Hi Mike. I saw you were at Walmart yesterday for their open call. I had a friend there that said it was awesome. What were your impressions? Also, whatever happened to their Made in the USA initiative? Mark Cassel
Hi Mark. Open Call is a combination of Shark Tank and QVC, on steroids. Everyone there had a product to pitch that’s made in the USA, and roughly 30% of those pitching leave with a commitment from Walmart to get them on the shelves. It’s kind of mind-boggling, really, and I’m not sure why someone hasn’t made a TV show about it. The people are extraordinary. After my talk, a guy named Jeff Chaney pulled me aside and told me about “Sprayzi” an ingenious attachment that fits over any aerosol spray bottle and makes it “exponentially more user friendly.” Wilford Leonard wanted to tell me all about “Lips-Smackers” the BBQ sauce from East Texas with “sop-ability.” Brian Wholehan invented something called an “EZ-Shade,” which is a clip-on light shade that fits over any exposed light bulb. And Lucas Levine was there on behalf of Frida.com, a baby company that makes a device that sucks the snot from your infant’s nose, (Bye-bye boogers!), along with another device that facilitates farting in babies, which apparently helps with colic, or something.
In short, it’s a celebration of entrepreneurship, small business, manufacturing, and innovation. I had a ball. As for the other stuff, a little background for those new to the page. Eight years ago, I narrated a commercial that announced a financial commitment from Walmart to invest $250 billion dollars in US Manufacturing over the next ten years – a pretty bold pledge that I enthusiastically endorsed at the time. In response, I was criticized – rather robustly, as I recall – by people who hate Walmart for a variety of reasons. Several labor groups called for a boycott of all things Mike Rowe, and one – Jobs With Justice – flooded my foundation with thousands of angry form letters, crashing our website. https://mikerowe.com/…/mike-rowes-facebook-response…/ Today, I’m happy to report that Walmart met their pledge two years ahead of schedule and has since promised to invest an additional $350 billion in companies that are making products in America.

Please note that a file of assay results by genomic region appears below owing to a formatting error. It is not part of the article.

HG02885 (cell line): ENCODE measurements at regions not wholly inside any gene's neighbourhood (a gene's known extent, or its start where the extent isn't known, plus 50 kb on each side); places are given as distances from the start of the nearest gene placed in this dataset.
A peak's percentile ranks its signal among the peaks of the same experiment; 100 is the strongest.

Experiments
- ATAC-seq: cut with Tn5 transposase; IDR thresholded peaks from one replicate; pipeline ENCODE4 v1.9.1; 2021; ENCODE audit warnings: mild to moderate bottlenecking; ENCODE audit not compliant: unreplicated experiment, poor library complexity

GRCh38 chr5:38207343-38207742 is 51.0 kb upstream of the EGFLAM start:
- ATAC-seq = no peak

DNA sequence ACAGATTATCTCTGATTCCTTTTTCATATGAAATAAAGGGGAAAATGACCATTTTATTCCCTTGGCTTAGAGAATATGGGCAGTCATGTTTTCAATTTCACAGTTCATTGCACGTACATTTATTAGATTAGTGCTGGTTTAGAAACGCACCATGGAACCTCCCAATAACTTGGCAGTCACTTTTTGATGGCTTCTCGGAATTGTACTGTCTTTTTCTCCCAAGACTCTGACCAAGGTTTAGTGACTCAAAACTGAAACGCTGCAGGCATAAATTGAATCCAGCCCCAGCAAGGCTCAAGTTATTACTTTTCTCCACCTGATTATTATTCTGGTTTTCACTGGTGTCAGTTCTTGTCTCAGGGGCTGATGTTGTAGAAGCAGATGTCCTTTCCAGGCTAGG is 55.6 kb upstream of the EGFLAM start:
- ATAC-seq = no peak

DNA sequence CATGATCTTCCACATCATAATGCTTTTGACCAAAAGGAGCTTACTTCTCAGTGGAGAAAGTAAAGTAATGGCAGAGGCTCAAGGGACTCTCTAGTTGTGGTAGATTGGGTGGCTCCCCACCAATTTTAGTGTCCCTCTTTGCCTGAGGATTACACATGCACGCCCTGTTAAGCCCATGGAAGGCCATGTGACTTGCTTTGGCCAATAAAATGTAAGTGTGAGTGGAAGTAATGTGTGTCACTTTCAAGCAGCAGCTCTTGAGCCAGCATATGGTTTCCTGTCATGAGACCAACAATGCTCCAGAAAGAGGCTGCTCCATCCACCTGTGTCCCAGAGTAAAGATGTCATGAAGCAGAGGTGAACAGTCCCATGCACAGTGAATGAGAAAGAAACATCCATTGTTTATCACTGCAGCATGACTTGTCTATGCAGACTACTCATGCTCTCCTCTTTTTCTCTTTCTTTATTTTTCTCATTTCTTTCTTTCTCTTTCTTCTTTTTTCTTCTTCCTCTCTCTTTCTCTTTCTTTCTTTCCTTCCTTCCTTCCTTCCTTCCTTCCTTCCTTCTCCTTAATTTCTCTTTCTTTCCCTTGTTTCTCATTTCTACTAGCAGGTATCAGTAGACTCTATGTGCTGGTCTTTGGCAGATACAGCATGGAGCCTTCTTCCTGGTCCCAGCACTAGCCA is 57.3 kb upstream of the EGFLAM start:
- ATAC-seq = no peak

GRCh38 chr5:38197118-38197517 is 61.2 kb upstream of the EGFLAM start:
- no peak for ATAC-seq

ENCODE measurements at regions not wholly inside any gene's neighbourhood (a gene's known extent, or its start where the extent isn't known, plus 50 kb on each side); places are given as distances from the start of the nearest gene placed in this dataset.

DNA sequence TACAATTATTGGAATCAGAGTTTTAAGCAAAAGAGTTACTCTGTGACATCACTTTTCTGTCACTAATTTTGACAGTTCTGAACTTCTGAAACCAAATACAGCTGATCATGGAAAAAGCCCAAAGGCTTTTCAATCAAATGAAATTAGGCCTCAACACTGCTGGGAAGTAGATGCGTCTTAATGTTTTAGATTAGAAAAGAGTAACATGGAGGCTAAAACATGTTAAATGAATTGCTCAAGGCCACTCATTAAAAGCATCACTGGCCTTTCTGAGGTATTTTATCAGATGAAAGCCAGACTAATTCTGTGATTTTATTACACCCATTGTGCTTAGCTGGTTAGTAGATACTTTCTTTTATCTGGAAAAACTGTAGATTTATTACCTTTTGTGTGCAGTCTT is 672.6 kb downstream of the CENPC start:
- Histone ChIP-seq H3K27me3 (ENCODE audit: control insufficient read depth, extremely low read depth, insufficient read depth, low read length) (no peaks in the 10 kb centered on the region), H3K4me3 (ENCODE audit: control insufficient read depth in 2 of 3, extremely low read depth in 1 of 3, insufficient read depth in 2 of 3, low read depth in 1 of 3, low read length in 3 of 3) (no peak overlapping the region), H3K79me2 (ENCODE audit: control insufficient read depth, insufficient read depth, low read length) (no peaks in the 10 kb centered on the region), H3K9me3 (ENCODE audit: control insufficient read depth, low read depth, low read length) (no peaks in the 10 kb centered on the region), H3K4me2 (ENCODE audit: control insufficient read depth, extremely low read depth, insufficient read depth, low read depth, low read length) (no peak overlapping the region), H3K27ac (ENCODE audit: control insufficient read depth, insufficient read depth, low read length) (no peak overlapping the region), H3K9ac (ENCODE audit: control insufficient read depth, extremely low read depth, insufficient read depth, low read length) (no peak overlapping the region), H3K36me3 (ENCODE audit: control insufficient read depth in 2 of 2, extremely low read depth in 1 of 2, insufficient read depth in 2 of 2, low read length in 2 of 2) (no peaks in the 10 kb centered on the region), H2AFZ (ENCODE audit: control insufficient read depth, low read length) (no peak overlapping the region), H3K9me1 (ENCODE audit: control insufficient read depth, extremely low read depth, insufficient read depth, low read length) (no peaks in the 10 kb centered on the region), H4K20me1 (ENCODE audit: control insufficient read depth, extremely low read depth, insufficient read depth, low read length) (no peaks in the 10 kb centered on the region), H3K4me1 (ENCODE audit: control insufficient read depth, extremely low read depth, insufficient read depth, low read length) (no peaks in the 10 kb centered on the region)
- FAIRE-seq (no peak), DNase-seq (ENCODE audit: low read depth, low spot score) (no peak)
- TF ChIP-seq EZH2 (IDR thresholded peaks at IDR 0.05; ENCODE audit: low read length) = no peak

I’ll repeat now what I said then. Our country has no hope of reinvigorating our domestic supply chain without robust support from the largest retailer in the country. I’m rooting for them today, just as I did eight years ago, and I’m hopeful that other retailers will make similar investments. Also – I was really encouraged to learn that Walmart is no longer requiring a college degree for many of its management positions.
This is a great and wonderful thing, and again, I hope more companies will follow their lead. Not because I’m anti-college, but because a liberal arts degree – for all its potential to foster a well-rounded individual – has nothing to do with becoming properly trained for the VAST majority of jobs begging to be filled today. College is valuable, but way, way, way too expensive, and universities will never lower their tuition if companies keep demanding diplomas that are fundamentally unnecessary for many millions of jobs. Friends of mikeroweWORKS know that I’ve beaten this drum as hard as I can for the last fifteen years. It’s extremely gratifying to see a big company take such a big step. Others will surely follow, and that’s and that’s great news for a lot of hardworking people who would prefer not to borrow vast sums of money for degrees they don’t guarantee them anything.
PS. I’ve never had kids, but the booger-sucker thing looks like a homerun, since babies, (or so I’m told,) can’t blow their nose…